- Educate Yourself
- Mental Health Conditions: Symptoms, Causes, Diagnosis and Treatment
- Eating Disorders
- Eating Disorder Not Otherwise Specified (EDNOS)
Eating Disorder Not Otherwise Specified (EDNOS)
The Diagnostic and Statistical Manual, 4th Edition (DSM-IV) recognizes two distinct eating disorder types, anorexia nervosa and bulimia nervosa. If a person is struggling with eating disorder thoughts, feelings or behaviors, but does not have all the symptoms of anorexia or bulimia, that person may be diagnosed with eating disorder not otherwise specified (EDNOS). The following section lists examples of how an individual may have a profound eating problem and not have anorexia nervosa or bulimia nervosa.
- A female patient could meet all of the diagnostic criteria for anorexia nervosa except she is still having her periods
- A person coul meet all of the diagnostic criteria for anorexia nervosa except that, despite significant weight loss the individual's current weight is in the normal range.
- A person could meet all of the diagnostic criteria for bulimia nervosa except that the binge eating and inappropriate compensatory mechanisms occur at a frequency of less than twice a week or for duration of less than 3 months.
- The person could use inappropriate compensatory behavior by an individual of normal body weight after eating small amounts of food (e.g., self-induced vomiting after the consumption of two cookies). This variant is often called purging disorder.
- The person could repeatedly chew and spit out, but not swallow, large amounts of food.
- Binge-eating disorder is also officially an EDNOS category; recurrent episodes of binge eating in the absence of the regular use of inappropriate compensatory behaviors characteristic of bulimia nervosa.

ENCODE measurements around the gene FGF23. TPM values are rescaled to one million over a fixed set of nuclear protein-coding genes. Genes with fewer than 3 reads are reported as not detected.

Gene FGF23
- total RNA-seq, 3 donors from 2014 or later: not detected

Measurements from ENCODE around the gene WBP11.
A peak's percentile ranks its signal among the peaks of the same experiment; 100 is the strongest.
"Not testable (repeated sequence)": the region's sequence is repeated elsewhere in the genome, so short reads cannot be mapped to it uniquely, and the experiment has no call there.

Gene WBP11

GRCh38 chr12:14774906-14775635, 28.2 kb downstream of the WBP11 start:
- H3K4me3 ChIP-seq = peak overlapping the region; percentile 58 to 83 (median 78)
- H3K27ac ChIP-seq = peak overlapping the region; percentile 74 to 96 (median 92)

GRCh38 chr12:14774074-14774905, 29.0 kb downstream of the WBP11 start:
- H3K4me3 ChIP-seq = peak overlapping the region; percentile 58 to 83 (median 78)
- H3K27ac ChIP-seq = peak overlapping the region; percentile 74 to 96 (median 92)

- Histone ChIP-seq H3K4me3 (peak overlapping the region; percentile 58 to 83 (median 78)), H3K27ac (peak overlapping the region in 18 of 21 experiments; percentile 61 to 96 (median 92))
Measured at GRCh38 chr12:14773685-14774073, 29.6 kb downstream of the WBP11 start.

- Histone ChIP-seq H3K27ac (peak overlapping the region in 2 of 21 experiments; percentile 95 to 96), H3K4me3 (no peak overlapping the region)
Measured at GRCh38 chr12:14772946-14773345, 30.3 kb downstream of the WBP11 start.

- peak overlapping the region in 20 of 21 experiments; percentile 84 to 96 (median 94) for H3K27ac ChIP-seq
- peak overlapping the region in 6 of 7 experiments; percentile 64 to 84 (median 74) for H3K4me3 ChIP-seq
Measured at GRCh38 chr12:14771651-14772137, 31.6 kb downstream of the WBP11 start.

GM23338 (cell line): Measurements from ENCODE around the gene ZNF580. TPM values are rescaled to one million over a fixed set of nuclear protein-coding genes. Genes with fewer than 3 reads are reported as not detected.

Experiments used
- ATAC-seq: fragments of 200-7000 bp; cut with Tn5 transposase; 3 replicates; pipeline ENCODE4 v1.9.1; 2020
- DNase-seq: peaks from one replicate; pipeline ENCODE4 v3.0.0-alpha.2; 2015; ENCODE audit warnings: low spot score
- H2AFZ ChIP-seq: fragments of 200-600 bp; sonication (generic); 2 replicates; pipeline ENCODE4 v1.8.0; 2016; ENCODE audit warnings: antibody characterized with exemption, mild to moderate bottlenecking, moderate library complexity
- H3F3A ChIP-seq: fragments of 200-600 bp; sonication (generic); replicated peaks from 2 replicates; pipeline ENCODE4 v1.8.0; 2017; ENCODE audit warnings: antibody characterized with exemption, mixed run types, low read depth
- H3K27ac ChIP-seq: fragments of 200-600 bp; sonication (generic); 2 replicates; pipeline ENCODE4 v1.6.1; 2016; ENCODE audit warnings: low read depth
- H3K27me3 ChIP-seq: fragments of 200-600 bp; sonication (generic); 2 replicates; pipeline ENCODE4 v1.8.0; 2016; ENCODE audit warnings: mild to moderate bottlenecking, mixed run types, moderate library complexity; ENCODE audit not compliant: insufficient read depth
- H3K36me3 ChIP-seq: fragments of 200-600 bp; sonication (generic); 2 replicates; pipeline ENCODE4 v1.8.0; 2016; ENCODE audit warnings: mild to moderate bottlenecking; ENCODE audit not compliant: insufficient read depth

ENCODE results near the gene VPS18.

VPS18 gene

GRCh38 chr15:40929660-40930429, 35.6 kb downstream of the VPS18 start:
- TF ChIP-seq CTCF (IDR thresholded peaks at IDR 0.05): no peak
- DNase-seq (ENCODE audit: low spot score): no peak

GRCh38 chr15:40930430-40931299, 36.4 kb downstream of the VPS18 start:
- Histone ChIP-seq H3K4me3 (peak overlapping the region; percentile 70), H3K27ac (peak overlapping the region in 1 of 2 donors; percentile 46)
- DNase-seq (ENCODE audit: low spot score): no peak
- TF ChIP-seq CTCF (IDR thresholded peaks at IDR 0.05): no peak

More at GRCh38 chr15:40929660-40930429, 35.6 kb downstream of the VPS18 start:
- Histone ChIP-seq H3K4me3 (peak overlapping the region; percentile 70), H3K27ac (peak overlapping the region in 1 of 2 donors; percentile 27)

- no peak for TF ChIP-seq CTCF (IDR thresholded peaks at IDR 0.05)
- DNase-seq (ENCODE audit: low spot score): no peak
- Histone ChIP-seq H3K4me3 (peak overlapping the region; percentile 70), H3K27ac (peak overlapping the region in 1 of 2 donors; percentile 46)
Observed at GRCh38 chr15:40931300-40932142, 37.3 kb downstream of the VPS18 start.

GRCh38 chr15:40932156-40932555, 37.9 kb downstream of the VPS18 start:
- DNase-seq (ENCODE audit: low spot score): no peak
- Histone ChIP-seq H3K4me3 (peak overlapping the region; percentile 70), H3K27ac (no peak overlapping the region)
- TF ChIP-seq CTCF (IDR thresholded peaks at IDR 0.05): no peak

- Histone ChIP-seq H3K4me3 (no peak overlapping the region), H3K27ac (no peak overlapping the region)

The examples provided above illustrate the variety of ways in which disordered eating can look when a person has EDNOS, but this list of examples does not provide a complete picture of the many different ways that eating disorder symptoms can occur.
The “not otherwise specified” label often suggests to people that these conditions are not as important, as serious or as common as anorexia or bulimia nervosa. This is not true. Far more individuals suffer from EDNOS than from bulimia and anorexia combined, and the risks associated with having EDNOS are often just as profound as with anorexia or bulimia because many people with EDNOS engage in the same risky, damaging behaviors seen in other eating disorders.
Individuals with EDNOS who are losing weight and restricting their caloric intake often report the same fears and obsessions as patients with anorexia. They may be overly driven to be thin, have very disturbed body image, restrict their caloric intake to unnatural and unhealthy limits and may eventually suffer the same psychological, physiological and social consequences of anorexic people. Those who binge, purge or binge and purge typically report the same concerns as people with bulimia, namely, that they feel they need to purge to control their weight, that they are afraid of getting out of control with their eating and that binging and/or purging often turn into a very addictive, yet ineffective coping strategy that they feel they can not do without. In all meaningful ways, people with EDNOS are very similar to those with anorexia or bulimia, and are just as likely to require extensive, specialized, multidisciplinary treatment.
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